5 surprising facts about salt

brittany sea salt

Salt is the world’s oldest flavoring – the first written reference is from the Book of Job, dated 2,250 BC. The history of salt is surprisingly rich and in fact so many words in our language are derived by salt – in ancient times the guards that protected the salt road, Via Salaria, thus the word “salary” was born. Salad is called as such because the Romans also seasoned green vegetables with salt. And you may not remember from grade school, but Christopher Columbus’ explorations were to locate salt, not the new lands in and of themselves. It may not be surprising that with such a rich history, salt is still a rich topic among foodies and chefs worldwide.

In fact, today there are over 40 types of edible salt, and how and where to use them can be a little confusing. Here are 5 surprising facts and tips about salt.

1) Is there a “healthy” salt?
Himalayan salts, hand-mined from ancient sea salt deposits from the Khewra Salt Mine in Pakistan, is abundant in trace mineral content (+80 minerals) as well as electrolytes and is one of the purest salts available. Its more delicate flavour makes it perfect as a finishing / table salt to be sprinkled on dishes after cooking. As a result, Himalayan salt is the “go to” salt of health advocates and nutritionists. 

2) Technically all salts are “kosher”
This is because there are no animal products involved in salt manufacture. However, the term kosher salt comes from the salt used to kosher meat, whose purpose is to remove the blood from meat. Because of kosher salt’s large size and crystal structure, it is the best salt to use when roasting meats and because of its quick dissolving properties, it’s a favorite all-purpose cooking salt of chefs worldwide.

3) Iodized table salt was introduced to lower the incidence of goiter
Introduced in the US in the early 1920’s to prevent goiter which can be caused by a deficiency of iodine in the diet. Salt is iodized by adding an iodine rich mineral, usually potassium iodide. Realistically, with today’s more varied diets, the iodized salt is no longer a necessity. Table salt also contains additives such as sodium silicoaluminate or magnesium carbonate to improve the pour-ability. These additives are not required to be listed as ingredients on the label. It also often contains sugar – listed as dextrose on the label. A lot of experts agree that iodized table salt is like the white bread of salts – chemically stripped nutrients and then “enhanced” by synthetic vitamins and minerals.

4) Is fleur de sel worth the price?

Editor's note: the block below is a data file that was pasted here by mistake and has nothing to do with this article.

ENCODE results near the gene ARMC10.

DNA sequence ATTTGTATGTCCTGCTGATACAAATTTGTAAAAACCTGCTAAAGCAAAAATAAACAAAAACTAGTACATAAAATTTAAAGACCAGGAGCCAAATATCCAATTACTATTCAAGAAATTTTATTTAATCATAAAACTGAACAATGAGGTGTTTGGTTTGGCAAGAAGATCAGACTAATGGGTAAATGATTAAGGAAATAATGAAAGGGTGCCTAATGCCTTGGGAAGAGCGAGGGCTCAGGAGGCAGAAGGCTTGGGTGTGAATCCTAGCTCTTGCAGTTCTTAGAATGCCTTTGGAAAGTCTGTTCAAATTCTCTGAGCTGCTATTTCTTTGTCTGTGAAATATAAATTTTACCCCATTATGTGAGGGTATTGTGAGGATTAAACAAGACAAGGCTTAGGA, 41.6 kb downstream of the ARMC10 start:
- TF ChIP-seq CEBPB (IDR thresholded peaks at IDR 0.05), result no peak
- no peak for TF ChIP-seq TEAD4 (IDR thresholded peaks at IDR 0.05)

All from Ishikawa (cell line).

Considered the caviar of sea salt, fleur de sel is hand-harvested. It is called fleur de sel, or “flower of the sea” because the conditions have to be just right (abundant sun and wind) for it to “bloom” like a flower on the surface of the water. Don’t be surprised if it is slightly damp – it is supposed to be this way. It dissolves slowly and because of its earthy, briny yet delicate flavor it is best used as a finishing salt on things like tomato, avocado and melon. If you use it in cooking its delicate flavors will be lost and it’s like using an aged Bordeaux as a cooking wine. So it’s worth its price as a finishing salt but completely wasted as a cooking salt.

5) The size and shape of salt crystals impacts the taste
Flake salt, like sea salt, is best as a finishing salt because of the flat nature of the crystals and its slow dissolving properties – also, some enjoy the crunch it provides. Large triangular shaped salt, like kosher salt for example, dissolves differently, meaning that you can actually use less salt to get the same flavor. In fact, food manufacturers like Frito-Lay, are working on reshaping the salt crystals used to that they can reduce the sodium but yet preserve the taste.

So, which salt do I use? you may wonder. I cook with Kosher salt, for example in pasta water, in roasting meats or vegetables. And for table salt, I prefer Swedish flake salt or French fleur del sel and keep them in small salt cellars on the table. And with the exception of some desserts, I find that no food cannot be improved by a little sprinkle of salt.

About Joanna Hutchins

Joanna Hutchins is a culinary travel blogger based in Shanghai, China.. In 2009, Joanna founded Accidental Epicurean, a culinary travel blog focused on Asia. Joanna is also a contributor to CNNGo, Look East magazine, SE Asia Globe and Two magazine.